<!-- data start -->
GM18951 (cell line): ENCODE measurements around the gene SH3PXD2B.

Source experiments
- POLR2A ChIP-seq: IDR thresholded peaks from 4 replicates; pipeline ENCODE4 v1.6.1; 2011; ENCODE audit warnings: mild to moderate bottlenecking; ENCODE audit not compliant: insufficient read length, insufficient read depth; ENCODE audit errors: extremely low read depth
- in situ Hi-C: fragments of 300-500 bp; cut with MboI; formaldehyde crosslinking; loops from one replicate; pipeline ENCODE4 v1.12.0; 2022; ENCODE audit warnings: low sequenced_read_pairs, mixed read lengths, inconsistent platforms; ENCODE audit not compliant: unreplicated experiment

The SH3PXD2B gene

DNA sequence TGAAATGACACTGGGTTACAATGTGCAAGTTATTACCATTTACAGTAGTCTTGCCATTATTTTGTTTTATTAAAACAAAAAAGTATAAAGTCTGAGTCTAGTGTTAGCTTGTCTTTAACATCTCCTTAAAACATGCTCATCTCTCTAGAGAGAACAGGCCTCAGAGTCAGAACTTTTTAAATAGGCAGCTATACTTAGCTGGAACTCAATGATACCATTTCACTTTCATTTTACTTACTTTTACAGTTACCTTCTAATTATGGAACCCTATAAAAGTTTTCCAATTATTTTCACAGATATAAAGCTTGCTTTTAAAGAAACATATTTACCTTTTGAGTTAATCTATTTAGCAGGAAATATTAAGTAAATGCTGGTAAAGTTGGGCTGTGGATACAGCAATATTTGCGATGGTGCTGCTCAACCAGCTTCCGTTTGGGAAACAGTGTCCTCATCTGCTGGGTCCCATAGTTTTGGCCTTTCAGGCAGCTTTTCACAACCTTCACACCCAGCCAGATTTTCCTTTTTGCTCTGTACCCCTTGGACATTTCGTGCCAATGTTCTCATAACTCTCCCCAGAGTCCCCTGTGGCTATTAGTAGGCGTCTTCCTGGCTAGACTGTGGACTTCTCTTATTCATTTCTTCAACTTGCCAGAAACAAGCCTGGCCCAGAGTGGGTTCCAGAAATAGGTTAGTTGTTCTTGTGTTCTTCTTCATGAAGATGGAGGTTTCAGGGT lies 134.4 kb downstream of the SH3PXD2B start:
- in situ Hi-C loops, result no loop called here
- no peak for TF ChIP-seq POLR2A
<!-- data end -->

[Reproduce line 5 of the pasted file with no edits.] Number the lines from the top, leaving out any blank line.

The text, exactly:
The SH3PXD2B gene